--Lisa Simpson's dance teacher, The Simpsons
Nathan's first week of soccer, he was more or less oblivious to what was going on. Which, as I've said before, is totally fine and expected. He's only four years old, and I have to imagine that being thrown out in the middle of a soccer field with a bunch of people watching and yelling at you is very overwhelming for a four-year-old. As I also said, I was disappointed that he didn't burn off a little more energy out on the soccer field, but I figured things would improve in time.
But the second week of soccer, Nathan's attitude went from complete indifference to active dislike. As in, I hate soccer! Soccer's the worst! Bill and I had to carry him onto the field and plant him over the line, and then he did that classic kid trick where he refused to stiffen his legs when we plopped him down, so he wouldn't stand up. And then when it was time to leave the soccer field, he was so oblivious that we had to go and prod him off the field, too.
At that point my natural maternal instinct to compare my kid to all the other kids kicked in. What was wrong with him? I understood that the general spaciness on the soccer field was age-appropriate, but it didn't seem that any of the other kids were actually hating the soccer experience the way Nathan was.
Another mom, who has three children, tried to reassure me that it was fine, he's only four, stop worrying, etc. I inferred that I was coming across as a crazy, pushy, helicopter parent, doing the kind of obsessive worrying that mothers of only children are thought to do. Which, honestly, I mean the excessive worrying part is true, but in general I think my standards for children's extracurricular activities are pretty low. I generally believe an activity to be a success if Nathan:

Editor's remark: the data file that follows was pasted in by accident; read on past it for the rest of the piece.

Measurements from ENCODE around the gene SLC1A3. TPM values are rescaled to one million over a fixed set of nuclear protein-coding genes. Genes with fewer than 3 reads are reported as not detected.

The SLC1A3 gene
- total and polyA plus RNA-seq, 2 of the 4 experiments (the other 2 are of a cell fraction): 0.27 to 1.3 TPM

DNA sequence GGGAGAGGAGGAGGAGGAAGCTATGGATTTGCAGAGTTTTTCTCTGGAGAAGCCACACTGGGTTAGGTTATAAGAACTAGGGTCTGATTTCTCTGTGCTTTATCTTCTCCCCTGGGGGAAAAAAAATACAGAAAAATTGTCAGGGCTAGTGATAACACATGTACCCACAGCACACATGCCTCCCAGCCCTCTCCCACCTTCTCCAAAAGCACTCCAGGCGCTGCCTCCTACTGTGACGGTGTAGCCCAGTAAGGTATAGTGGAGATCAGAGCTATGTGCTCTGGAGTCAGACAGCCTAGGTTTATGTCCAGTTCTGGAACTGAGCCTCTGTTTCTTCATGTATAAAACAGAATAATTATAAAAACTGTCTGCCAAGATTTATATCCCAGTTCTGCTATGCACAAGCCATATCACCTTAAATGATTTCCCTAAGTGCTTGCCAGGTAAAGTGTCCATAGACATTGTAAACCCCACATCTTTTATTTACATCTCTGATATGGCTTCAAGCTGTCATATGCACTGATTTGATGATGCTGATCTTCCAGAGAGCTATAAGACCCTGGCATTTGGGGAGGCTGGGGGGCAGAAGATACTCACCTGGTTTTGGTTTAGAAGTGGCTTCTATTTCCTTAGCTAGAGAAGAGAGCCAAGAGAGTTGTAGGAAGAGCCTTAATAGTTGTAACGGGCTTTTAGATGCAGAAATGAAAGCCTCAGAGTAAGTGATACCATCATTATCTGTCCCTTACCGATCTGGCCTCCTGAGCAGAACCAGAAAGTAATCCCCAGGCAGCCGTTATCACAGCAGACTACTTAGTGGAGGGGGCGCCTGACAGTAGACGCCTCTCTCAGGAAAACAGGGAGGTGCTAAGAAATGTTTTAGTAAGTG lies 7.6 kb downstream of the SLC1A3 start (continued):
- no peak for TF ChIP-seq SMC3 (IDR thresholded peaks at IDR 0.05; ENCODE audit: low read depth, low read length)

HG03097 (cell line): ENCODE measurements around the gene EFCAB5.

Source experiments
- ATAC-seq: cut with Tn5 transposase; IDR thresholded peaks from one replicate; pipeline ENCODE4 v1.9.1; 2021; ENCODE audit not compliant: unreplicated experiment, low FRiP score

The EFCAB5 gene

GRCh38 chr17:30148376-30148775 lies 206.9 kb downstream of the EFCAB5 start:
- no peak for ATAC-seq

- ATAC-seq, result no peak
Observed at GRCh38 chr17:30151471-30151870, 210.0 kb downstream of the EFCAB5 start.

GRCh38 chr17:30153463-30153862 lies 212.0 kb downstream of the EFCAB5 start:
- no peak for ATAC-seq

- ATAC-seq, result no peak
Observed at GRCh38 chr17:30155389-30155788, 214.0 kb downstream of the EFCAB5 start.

1. Has fun
2. Interacts with other children
3. Burns off energy/gets tired out
That's it, honestly. I'm not expecting that he will master every activity he tries. In fact, I more or less assume he won't master anything at age four. I realize that activities for young children are going to involve some amount of chaos, and that little kids aren't always going to cooperate perfectly with the plans adults have for them. Again, I really only have the three above goals for Nathan's activities. But in Week 2 of soccer, it was pretty clear that we weren't achieving any of them.
My hopes were pretty low for Week 3's double-header, which was disappointing because my dad and stepmom were coming to watch.
But maybe it was third time's a charm, or just dumb luck, but Nathan rocked the soccer field his third week out. I mean, he's not the team's star player, and again, I don't care, because clearly he achieved my three goals for youth activities.
He had fun:
He burned off energy:
He interacted with other kids:
Seriously, this was the first time he even participated in the post-game high-fiving.
Here he is throwing the ball back in after an out-of-bounds:
And a shot of him actually kicking the ball:
At the end of the double-header, he was exhausted and his socks were filthy. I've never been so excited to wash a load of laundry with bleach in my life.
What will Week 4 bring?
(All photos taken by my dad, who has a really awesome camera.)